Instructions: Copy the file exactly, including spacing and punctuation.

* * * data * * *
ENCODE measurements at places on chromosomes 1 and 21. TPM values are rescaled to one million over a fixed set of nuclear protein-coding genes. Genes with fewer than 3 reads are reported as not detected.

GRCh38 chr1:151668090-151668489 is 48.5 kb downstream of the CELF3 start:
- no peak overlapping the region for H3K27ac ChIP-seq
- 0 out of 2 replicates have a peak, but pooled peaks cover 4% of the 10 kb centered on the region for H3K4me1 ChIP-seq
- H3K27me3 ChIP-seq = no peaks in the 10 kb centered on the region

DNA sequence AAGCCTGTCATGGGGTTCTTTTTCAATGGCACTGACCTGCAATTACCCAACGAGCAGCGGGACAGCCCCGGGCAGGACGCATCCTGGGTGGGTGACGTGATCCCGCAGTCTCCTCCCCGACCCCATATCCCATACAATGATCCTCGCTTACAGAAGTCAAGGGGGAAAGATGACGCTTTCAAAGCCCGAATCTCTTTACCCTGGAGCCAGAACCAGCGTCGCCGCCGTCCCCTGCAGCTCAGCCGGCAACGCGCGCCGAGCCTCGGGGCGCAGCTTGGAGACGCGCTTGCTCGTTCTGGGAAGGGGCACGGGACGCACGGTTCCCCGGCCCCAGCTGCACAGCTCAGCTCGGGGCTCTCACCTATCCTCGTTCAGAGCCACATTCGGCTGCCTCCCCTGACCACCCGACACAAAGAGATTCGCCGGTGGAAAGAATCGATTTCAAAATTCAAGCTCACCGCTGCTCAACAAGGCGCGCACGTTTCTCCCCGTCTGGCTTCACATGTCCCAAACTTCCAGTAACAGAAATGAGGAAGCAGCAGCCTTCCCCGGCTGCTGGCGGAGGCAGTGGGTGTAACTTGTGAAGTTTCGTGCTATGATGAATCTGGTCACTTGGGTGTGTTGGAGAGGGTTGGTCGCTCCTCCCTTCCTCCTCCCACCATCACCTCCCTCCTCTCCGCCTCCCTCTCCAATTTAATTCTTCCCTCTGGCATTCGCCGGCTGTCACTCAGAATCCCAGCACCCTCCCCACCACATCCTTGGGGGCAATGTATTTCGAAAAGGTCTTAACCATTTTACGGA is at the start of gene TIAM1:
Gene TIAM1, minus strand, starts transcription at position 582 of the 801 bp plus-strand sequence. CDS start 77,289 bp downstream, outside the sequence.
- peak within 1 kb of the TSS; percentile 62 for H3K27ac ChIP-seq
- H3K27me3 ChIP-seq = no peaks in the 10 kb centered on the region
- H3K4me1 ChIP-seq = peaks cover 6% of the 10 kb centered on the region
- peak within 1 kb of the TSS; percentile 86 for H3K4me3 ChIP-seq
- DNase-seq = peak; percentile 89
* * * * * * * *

ENCODE measurements at places on chromosomes 1 and 21. TPM values are rescaled to one million over a fixed set of nuclear protein-coding genes. Genes with fewer than 3 reads are reported as not detected.

GRCh38 chr1:151668090-151668489 is 48.5 kb downstream of the CELF3 start:
- no peak overlapping the region for H3K27ac ChIP-seq
- 0 out of 2 replicates have a peak, but pooled peaks cover 4% of the 10 kb centered on the region for H3K4me1 ChIP-seq
- H3K27me3 ChIP-seq = no peaks in the 10 kb centered on the region

DNA sequence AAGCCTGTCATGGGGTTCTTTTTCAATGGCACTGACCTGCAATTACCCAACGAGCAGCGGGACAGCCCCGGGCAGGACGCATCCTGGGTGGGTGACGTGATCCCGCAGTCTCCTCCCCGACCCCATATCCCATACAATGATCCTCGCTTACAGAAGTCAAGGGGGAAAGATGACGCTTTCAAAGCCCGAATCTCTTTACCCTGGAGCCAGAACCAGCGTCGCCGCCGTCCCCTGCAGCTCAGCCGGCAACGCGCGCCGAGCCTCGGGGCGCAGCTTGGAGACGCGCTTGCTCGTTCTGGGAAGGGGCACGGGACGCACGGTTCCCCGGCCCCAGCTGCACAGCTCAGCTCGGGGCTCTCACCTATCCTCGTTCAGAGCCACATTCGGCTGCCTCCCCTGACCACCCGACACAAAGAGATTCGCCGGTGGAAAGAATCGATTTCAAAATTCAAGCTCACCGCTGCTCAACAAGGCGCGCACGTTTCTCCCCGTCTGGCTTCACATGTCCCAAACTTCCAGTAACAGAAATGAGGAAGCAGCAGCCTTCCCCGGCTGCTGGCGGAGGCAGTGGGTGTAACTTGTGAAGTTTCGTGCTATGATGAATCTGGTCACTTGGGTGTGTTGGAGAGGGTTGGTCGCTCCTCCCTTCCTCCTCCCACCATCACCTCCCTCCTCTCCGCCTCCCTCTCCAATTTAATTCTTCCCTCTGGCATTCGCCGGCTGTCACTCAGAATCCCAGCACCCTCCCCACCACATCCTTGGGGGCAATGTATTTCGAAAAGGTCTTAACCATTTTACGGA is at the start of gene TIAM1:
Gene TIAM1, minus strand, starts transcription at position 582 of the 801 bp plus-strand sequence. CDS start 77,289 bp downstream, outside the sequence.
- peak within 1 kb of the TSS; percentile 62 for H3K27ac ChIP-seq
- H3K27me3 ChIP-seq = no peaks in the 10 kb centered on the region
- H3K4me1 ChIP-seq = peaks cover 6% of the 10 kb centered on the region
- peak within 1 kb of the TSS; percentile 86 for H3K4me3 ChIP-seq
- DNase-seq = peak; percentile 89